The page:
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Fury as Basque flag is torn down during La Liga match

16 Jan 2023 3 minute read
Security guards tearing down the Basque flag

Luke James

Almost fifty years after a football match played a deciding role in the legalisation of the Basque flag, fans in the country have been left furious after their flag was removed from a stadium during a top-flight match.

Security guards were seen tearing down a red, white and green ‘Ikurriña’ at the stadium of Osasuna, one of three Basque clubs in La Liga, during their 1-0 victory over Mallorca on Sunday evening.

The incident came after Osasuna’s famously raucous and left-wing fans displayed a banner promoting a demonstration in Pamplona later this month.

The police ordered the banner to be confiscated along with other flags and signs because they had not been authorised before the match, according to Basque newspaper Berria.

They also included a flag of the Navarre region of the Basque County and security even tried to confiscate a young fan’s homemade sign asking for the shirt of one of the team’s players.

It was the removal of the Basque flag that was most controversial because of its history. A video of the incident which has gone viral on Twitter is captioned “Year 2023 not 1976.”

Despite the death of Spain’s fascist dictator, Franco, a year earlier, the use of the Basque flag was still illegal in 1976.

Spain’s home affairs minister at the time, Manuel Fraga Iribarne, said it would be “displayed over my dead body.”

But that ban was effectively ended through a show of defiance by footballers in December of that year when the captains of Real Sociedad and Athletic Bilbao walked out for a Basque derby holding the ‘Ikurriña’.

Pamplona

Just a month later, the Basque flag was being flown legally from the town hall in Pamplona, which sits just 2 miles away from Osasuna’s El Sader stadium.

As well as overlooking sensitive local history, security guards also picked possibly the worst fan possible to confiscate a flag from.

Eneko Compains, a professor of constitutional law at the University of the Basque Country, was the owner of the flags which were confiscated.

“From one day to the next, without changing the regulations, the flag that you normally put up is illegal because, apparently, the person in charge of security has been annoyed by a large banner in the south stand. Can you be more arbitrary?,” wrote Compains in a lengthy explanation of why the removal of his flags was unconstitutional.

“The Spanish Constitution prohibits the arbitrary operation of public powers, so if the order came from the police it is completely illegal. It’s also illegal if it came from the club, which is obliged to respect the fundamental rights enshrined in the Constitution, including freedom of expression.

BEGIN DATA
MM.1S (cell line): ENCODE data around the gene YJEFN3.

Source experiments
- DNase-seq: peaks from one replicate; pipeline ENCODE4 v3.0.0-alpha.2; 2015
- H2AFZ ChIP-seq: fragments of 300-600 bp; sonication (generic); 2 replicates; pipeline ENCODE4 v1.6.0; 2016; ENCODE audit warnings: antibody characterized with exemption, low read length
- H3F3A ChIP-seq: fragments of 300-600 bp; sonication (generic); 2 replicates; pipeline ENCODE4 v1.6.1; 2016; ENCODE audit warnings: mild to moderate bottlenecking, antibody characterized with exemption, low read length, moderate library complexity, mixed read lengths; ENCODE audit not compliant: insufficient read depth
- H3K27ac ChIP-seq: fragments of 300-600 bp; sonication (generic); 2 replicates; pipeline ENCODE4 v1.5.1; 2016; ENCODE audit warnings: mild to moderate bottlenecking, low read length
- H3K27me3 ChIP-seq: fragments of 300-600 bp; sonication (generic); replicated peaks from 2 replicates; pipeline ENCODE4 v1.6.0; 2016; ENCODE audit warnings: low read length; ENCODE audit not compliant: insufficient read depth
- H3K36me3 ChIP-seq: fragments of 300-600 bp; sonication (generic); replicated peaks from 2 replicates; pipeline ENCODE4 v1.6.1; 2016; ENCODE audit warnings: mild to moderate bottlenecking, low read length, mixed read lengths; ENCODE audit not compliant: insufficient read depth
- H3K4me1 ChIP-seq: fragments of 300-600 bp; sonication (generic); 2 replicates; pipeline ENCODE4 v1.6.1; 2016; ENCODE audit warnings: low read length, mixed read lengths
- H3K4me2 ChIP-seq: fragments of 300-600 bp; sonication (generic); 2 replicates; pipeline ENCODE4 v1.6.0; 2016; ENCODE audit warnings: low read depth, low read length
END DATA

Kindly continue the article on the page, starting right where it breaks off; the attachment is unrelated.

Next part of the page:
“In the end, and although they deny it, it shows that the Ikurriña and the flag of Nafarroa are the symbols that most annoy the police and defenders of modern football.”

Osasuna’s board of directors have issued a statement saying that they regret the actions of security staff and have launched an investigation into who was responsible for the order to remove the flags.


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Fi yn unig
Fi yn unig
23 days ago

In the early nineties, I was at a Cardiff City away game at Bolton Wanderers’ old ground Burnden Park. Nathan Blake was playing in those days. Before the game started and not due to trouble nor promoting any demonstrations, two coppers came to the fence and removed two Ddreigiau Goch flags simply because we wuz Welsh. It caused a reaction but then such blatant racism would. Bloody unbelievable!

Rob
Rob
22 days ago

If the Basque country cannot be flown then neither should the Union Jack. FIFA doesn’t recognise the United Kingdom as a country.

Carol James
Carol James
22 days ago

The legally-authoritarian Tories will soon introduce a Public Use of Flags Act.

Wrexhamian
Wrexhamian
22 days ago
Reply to  Carol James

Didn’t the last Labour Government try to bring in a ruling that only the flags of sovereign states could be flown in the UK, which meant that the flag of, for instance Cambodia could be flown in Cornwall, but not the St. Piran flag? Likewise the Red Dragon in Cymru. Immediately sales of the Cornish flag shot up and the flag was flown all over the duchy. The Government responded by saying they would “turn a blind eye”, and the legislation died a death.

Rob
Rob
21 days ago
Reply to  Wrexhamian

That’s the first I’ve ever heard of it. But I do get annoyed when Labour politicians frown upon people flying the St Georges Cross, trying to associate it with the’far right’. I’d rather the English flew their national flag than fly the Union Jack.

Y Cymro
Y Cymro
21 days ago

This action by the Spanish stasi reminds me when the English Foreign Office demanded Wales during the 1958 football World Cup in Sweden take down our Y Ddraig Goch and replace it with the Union Flag. They also forced players to sing that durge God Save The Queen instead of Hen Wlad Fy Nhadau. Typical fascist regime. Their motto. You have two choices. Ours.

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